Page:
The password was not provided to CSM and the security officers had no access. Although CSM knew about the lack of signal, they expected their staff to use personal mobiles in an emergency.

On the day of the incident, which was a Sunday, Ronnie and his colleague were the only staff on site with Ronnie on duty in the gatehouse and his colleague 860 metres uphill at the main compound.

Other workers had arrived in the morning to try and clear the snow but the weather was too bad and they left around 11am, telling Ronnie’s colleague at the main compound that if he didn’t follow them down in the next 5-10 minutes, the road would be blocked.

At this time there was no snow on the 4×4 vehicle provided to the security officer.

At 1pm, the weather deteriorated and caused deep snow drifts on the road to the site from New Cumnock, and the road between the gatehouse where Ronnie was and the site compound where his colleague was stationed. His colleague tried to drive the 4×4 down to the gatehouse but it got stuck in the snow. He tried to walk but the snow was too deep.

Over the course of the next three hours, Ronnie’s colleague kept trying to move the vehicle and walk to the gatehouse but was unsuccessful.

At around 5pm, he went to the top of a small hill to get a signal on his mobile phone and called the control room to tell them that the generator had failed, leaving him without heating and lighting and the only vehicle had been snowed in.

He was told by his supervisor to try and drive to the gatehouse, collect Ronnie and leave. Contact between the officer and his supervisor was then lost.

Due to the weather, the nightshift was cancelled, but the two guards who were due to start work at 6pm tried to help their colleagues.

It took them almost an hour to walk the 4km from the car park to the gatehouse, which was in darkness with the generator out. They couldn’t see their colleagues or get further up the hill so returned to their car and emergency services were called.

It was understood that the security company CSM did not call the emergency services until after 9pm.

As The Health and Safety Executive’s investigation found, “the construction firm, when preparing its emergency weather plan, had failed to account for the times when nobody from the company would be present at the site.

“No provisions were made for a back-up generator to ensure the guards had sufficient heating and lighting, despite the main generator having failed previously.

“The guards had no way to call for help, as the plan was dependent on the guards being able to communicate with the control room off site.”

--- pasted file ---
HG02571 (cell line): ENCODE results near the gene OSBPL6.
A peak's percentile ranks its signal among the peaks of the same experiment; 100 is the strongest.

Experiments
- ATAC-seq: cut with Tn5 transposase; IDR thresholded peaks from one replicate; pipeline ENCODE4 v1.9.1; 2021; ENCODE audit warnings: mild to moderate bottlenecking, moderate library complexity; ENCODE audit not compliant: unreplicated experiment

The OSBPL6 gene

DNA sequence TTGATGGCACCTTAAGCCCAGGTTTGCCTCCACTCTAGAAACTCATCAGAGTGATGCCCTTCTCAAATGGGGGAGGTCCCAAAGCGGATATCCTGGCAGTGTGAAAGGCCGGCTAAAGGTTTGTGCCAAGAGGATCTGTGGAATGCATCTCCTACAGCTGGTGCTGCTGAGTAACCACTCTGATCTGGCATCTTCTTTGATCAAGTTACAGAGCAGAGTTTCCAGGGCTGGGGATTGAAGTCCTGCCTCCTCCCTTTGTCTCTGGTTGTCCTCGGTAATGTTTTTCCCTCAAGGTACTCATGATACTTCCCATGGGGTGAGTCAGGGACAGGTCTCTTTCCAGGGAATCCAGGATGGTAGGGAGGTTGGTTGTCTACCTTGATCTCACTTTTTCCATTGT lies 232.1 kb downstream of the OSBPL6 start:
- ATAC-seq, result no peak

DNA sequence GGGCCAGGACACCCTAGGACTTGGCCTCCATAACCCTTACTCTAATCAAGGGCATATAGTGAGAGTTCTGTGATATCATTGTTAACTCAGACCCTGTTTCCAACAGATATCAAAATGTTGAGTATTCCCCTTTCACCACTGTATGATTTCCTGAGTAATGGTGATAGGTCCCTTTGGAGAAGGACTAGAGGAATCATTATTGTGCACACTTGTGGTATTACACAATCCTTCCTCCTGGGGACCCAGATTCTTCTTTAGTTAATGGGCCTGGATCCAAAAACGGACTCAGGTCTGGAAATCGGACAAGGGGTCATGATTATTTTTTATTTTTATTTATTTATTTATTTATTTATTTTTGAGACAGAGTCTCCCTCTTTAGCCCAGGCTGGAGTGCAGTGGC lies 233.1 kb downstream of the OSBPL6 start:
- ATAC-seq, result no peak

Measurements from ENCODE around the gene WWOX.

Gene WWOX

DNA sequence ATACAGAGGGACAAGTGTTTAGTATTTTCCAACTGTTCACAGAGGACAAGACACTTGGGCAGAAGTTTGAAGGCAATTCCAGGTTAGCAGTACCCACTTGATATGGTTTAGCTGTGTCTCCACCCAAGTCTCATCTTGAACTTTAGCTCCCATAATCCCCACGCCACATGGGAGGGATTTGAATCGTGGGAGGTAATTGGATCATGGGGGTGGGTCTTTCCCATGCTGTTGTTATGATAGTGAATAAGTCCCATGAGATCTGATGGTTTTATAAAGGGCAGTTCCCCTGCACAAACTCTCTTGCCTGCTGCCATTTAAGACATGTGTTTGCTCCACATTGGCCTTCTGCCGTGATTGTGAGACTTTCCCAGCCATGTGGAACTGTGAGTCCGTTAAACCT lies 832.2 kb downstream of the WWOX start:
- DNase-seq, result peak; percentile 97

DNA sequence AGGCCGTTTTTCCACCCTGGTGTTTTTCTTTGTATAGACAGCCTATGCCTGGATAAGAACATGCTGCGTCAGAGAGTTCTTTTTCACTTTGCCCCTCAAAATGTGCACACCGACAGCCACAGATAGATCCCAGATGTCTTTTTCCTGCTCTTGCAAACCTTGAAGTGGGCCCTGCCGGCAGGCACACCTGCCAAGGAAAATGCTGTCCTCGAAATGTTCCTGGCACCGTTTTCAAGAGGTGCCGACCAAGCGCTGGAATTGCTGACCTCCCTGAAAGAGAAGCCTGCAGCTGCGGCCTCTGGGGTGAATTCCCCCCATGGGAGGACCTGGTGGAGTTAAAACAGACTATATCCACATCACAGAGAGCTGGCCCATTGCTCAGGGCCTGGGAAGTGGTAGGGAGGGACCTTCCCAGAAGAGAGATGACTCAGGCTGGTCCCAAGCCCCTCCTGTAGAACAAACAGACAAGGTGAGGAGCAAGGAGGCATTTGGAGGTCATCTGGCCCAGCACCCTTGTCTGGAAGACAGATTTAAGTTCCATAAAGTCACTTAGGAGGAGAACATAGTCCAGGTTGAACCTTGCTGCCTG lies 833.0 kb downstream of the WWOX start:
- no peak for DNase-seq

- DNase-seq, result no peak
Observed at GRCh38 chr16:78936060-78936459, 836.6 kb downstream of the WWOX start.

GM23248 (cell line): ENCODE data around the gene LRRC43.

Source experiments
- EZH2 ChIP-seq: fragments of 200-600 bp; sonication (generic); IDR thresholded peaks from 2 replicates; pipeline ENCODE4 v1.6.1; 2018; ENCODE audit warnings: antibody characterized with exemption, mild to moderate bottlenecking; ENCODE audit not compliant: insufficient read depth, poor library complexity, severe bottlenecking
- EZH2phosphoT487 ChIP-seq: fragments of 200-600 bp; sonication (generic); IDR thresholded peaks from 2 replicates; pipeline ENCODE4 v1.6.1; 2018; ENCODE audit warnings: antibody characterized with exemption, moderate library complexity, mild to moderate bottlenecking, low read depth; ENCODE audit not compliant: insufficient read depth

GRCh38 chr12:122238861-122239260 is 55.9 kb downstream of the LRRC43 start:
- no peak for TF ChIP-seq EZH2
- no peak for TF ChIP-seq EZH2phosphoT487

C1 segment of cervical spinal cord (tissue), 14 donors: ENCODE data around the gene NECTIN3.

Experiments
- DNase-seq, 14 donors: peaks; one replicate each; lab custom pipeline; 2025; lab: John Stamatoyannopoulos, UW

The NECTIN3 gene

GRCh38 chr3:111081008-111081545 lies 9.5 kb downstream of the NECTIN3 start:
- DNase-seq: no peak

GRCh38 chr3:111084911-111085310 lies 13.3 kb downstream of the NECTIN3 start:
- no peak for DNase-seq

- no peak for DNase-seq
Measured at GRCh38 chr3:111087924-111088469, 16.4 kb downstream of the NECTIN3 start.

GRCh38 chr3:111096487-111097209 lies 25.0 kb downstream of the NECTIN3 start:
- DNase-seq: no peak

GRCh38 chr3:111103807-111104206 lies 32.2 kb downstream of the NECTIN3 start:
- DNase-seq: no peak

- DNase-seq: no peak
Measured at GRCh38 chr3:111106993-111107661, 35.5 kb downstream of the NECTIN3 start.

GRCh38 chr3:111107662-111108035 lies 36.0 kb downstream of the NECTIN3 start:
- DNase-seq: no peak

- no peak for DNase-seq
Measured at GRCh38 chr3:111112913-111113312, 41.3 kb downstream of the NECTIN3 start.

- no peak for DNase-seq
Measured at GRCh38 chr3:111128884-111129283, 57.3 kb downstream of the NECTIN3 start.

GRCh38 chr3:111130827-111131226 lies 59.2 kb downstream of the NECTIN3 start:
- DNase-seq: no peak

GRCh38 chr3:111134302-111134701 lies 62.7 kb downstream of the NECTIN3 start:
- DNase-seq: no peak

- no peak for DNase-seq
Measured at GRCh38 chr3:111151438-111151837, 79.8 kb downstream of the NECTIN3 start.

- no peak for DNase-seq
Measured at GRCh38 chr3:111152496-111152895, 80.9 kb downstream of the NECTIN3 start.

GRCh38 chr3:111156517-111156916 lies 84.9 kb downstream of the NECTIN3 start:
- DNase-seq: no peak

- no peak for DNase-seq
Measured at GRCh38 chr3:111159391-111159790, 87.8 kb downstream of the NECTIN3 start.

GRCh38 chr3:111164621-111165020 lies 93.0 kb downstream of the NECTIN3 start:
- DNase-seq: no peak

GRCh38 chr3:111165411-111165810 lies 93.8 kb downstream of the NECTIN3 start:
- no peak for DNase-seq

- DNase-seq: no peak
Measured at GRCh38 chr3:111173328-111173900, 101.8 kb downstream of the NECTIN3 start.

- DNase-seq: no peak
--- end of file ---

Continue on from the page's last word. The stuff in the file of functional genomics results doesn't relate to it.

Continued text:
Apologies and fines: “All bittersweet”

Following the tragic death, Northstone Ltd released a statement saying: “Northstone accepts that on this occasion at Afton Windfarm we did not meet the high health and safety standards that we seek to achieve to protect our employees, customers, clients, subcontractors and communities.

“We deeply regret that this resulted in the death of Mr Ronald Alexander. Our thoughts and sincerest sympathies remain with his family and friends.

“We took immediate action on the Afton Windfarm project to prevent a re-occurrence.

“As part of our internal investigation and the subsequent findings of this investigation, we have reviewed and improved our risk control processes across the business.”

A spokesman for CSM, Ronnie’s employers, said: “We are deeply saddened by this incident and would like to take this opportunity to extend our heartfelt thoughts and condolences to Ronnie’s family.

“This incident has had a profound effect on our organisation, and sufficient measures have been taken to ensure something like this cannot happen again.”

Alistair Duncan, head of the health and safety investigation unit at the Crown Office and Procurator Fiscal Service, said: “Ronnie Alexander’s death might have been prevented if appropriate measures for workers to call for help in an emergency had been in place.

“By failing to ensure the safety of the workers on such a remote site, both Northstone (NI) Ltd and Corporate Service Management Ltd left them in unacceptable risk.

“This prosecution should remind other employers that failing to keep their employees safe can have fatal consequences and they will be held accountable for this failure.

“Our thoughts are with Mr Alexander’s family at this difficult time.”

On 17 November 2021, Northstone Ltd and CSM were fined a total of £868,800 after pleading guilty to failings under health and safety legislation. Northstone were fined £768,000 for their failings and CSM were fined £100,800.

Ronnie’s family had to wait years just to get the conviction and said they welcome the level of fine. “But ultimately it is all bittersweet because at the end of the day we are still without Ronnie and no punishment can change that,” they added.

Family of Ronnie Alexander

His widow Mary said: “Losing Ronnie was the hardest thing our family has experienced.

“He was loving, hard-working, kind spirited and he doted on his grandkids – that’s why he was still working in his 70s because he wanted to spoil his family.

“My husband died in January 2018 and November of that year would have been our 50th wedding anniversary.

“To have lived through so much together and have him taken because his boss failed on basic, common-sense procedures is just beyond us all.

“While we now know what happened that night it pains us to imagine what Ronnie felt – not just the physical struggle but enduring it alone.

“Because of this, we’ll never really have peace or closure.”

Remembering Ronnie will help the industry learn its lessons and not to fail any other officers again in future.